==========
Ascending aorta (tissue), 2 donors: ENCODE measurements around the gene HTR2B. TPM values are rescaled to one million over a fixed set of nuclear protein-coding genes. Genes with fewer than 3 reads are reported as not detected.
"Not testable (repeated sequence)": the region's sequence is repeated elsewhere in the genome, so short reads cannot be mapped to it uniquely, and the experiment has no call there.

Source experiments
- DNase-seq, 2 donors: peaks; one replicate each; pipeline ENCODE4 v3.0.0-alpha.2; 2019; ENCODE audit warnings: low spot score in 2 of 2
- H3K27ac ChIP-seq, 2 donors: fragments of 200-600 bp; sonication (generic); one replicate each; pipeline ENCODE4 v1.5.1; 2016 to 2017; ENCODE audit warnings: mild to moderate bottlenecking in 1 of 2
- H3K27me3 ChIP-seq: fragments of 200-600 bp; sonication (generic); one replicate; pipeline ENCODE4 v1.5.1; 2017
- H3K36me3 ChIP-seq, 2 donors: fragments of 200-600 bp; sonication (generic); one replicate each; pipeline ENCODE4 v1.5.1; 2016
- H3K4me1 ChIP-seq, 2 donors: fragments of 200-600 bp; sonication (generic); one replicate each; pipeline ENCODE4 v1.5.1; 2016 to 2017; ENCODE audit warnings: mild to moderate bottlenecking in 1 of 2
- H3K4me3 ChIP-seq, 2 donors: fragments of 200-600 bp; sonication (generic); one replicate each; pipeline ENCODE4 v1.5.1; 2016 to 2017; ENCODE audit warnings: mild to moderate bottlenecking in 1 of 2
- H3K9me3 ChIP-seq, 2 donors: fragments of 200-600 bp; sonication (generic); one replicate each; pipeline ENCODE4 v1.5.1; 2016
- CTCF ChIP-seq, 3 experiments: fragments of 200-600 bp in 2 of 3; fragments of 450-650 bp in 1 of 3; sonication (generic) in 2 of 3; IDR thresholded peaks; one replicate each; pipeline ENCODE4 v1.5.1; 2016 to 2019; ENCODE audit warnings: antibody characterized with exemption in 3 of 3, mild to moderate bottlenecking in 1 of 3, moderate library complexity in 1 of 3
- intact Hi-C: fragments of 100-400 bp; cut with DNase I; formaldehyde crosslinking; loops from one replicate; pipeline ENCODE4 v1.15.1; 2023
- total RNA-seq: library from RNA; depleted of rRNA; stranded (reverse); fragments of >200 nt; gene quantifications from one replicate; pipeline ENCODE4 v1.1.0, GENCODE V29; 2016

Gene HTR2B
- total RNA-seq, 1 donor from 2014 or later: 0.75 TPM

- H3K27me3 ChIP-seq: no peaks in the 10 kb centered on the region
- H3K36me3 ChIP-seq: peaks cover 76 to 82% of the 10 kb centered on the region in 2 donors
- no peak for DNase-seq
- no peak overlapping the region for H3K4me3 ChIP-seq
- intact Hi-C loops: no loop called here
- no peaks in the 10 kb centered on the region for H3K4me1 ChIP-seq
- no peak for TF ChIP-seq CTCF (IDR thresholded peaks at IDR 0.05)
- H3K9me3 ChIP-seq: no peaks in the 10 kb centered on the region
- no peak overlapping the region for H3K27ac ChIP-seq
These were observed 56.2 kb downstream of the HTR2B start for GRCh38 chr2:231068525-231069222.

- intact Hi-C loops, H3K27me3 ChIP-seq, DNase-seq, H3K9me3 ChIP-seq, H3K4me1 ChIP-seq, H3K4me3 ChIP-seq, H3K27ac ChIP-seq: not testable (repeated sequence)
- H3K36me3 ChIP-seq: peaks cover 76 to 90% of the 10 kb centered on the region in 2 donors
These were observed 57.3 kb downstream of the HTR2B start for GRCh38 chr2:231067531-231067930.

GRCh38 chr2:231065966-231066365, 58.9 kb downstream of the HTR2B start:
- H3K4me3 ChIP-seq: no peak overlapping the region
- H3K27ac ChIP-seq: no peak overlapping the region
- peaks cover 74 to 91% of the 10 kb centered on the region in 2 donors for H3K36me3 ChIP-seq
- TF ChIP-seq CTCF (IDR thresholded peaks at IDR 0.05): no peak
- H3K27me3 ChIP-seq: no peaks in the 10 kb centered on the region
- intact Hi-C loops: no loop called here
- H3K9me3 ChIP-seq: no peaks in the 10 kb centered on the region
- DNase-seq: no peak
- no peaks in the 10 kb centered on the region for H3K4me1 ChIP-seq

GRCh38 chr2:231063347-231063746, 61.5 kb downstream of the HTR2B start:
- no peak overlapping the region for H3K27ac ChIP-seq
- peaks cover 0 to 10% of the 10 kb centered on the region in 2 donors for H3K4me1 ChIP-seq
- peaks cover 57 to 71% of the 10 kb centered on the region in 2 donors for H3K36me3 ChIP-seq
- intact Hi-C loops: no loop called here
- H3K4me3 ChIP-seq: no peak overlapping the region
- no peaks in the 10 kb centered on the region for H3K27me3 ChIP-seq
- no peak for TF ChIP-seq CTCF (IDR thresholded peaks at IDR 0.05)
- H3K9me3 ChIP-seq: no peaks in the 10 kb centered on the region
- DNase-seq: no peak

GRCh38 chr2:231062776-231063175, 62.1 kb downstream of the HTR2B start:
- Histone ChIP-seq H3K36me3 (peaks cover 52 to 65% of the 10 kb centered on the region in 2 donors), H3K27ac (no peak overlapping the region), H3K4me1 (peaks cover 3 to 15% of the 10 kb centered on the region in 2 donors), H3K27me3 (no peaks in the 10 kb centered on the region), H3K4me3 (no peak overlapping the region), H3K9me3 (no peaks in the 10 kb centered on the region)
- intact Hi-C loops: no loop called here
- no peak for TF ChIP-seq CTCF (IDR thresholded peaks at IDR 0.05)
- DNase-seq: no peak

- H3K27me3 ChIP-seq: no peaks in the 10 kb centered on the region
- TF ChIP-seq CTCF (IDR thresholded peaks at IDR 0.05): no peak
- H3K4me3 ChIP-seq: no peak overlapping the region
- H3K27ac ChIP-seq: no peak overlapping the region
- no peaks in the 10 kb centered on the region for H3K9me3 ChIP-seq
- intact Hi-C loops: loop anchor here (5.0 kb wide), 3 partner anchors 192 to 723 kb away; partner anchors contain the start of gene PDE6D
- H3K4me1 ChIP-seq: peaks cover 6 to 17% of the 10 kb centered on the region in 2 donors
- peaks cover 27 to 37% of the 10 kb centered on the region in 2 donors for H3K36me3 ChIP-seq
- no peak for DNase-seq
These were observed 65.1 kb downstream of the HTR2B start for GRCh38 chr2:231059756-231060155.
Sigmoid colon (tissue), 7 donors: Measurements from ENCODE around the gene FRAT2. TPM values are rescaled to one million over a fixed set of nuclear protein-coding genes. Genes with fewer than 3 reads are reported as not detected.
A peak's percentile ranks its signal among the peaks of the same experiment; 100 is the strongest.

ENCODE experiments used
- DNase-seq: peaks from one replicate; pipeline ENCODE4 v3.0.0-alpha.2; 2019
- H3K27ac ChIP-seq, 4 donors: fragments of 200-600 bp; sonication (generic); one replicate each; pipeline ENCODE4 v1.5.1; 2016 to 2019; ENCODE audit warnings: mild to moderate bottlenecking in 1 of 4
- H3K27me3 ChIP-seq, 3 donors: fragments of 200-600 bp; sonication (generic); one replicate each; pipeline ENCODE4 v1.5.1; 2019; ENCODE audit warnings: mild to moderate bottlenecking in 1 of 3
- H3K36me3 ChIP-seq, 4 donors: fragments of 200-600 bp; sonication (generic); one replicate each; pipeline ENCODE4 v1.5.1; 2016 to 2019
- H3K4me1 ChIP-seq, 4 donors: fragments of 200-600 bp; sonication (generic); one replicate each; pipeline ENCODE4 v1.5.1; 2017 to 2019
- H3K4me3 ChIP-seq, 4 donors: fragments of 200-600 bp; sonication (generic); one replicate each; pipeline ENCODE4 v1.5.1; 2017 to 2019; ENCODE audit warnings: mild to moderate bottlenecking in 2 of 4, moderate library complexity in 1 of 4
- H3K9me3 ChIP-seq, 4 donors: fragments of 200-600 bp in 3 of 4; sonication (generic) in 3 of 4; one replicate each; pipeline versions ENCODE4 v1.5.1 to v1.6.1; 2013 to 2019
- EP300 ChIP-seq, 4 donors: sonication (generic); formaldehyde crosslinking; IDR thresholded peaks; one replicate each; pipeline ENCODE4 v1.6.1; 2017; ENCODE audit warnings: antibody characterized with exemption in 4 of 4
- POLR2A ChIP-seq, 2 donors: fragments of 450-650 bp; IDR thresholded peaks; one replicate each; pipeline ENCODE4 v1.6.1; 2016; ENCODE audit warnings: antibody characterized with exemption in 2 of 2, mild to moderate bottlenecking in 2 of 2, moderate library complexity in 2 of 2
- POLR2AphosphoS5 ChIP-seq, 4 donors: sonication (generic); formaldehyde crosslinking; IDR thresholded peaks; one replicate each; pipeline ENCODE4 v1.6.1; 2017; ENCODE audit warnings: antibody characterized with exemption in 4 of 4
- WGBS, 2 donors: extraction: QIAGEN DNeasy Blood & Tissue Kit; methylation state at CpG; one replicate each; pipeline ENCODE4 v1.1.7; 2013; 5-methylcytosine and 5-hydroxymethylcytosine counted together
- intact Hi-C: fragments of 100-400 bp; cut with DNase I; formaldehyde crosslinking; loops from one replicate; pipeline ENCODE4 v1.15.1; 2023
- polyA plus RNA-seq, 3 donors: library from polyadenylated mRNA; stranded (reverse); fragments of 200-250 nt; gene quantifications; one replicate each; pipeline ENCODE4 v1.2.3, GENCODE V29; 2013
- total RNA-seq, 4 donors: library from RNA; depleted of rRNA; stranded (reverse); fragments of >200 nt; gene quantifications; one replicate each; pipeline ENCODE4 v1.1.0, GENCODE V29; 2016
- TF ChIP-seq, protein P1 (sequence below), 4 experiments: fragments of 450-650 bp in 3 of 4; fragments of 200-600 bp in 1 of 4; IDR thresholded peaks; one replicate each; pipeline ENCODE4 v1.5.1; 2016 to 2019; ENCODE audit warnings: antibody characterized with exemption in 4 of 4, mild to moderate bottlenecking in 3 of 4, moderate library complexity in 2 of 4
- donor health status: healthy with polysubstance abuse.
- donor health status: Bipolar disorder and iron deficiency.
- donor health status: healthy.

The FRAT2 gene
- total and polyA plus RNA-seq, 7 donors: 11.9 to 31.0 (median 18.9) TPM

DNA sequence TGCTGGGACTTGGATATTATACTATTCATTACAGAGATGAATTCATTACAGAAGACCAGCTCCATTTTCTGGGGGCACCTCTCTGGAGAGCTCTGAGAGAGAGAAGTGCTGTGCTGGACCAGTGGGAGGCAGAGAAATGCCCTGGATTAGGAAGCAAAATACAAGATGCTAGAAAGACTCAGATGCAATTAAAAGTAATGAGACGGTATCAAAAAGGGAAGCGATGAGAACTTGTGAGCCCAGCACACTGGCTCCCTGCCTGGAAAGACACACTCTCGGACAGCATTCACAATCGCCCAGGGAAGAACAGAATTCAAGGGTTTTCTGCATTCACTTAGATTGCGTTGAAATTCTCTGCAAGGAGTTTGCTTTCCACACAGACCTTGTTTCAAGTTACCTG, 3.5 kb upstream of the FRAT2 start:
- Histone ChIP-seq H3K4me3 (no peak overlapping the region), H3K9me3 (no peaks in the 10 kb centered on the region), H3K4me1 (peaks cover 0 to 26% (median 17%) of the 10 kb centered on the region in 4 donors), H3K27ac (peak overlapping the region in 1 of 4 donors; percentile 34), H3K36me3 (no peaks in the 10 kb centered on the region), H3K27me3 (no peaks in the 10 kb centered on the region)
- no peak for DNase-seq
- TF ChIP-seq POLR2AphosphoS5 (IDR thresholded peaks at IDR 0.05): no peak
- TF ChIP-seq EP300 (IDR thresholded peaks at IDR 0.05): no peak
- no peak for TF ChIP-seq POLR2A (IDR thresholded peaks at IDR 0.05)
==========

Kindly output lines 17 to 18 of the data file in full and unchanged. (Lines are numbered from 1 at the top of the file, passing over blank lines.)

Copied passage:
- H3K36me3 ChIP-seq: peaks cover 76 to 82% of the 10 kb centered on the region in 2 donors
- no peak for DNase-seq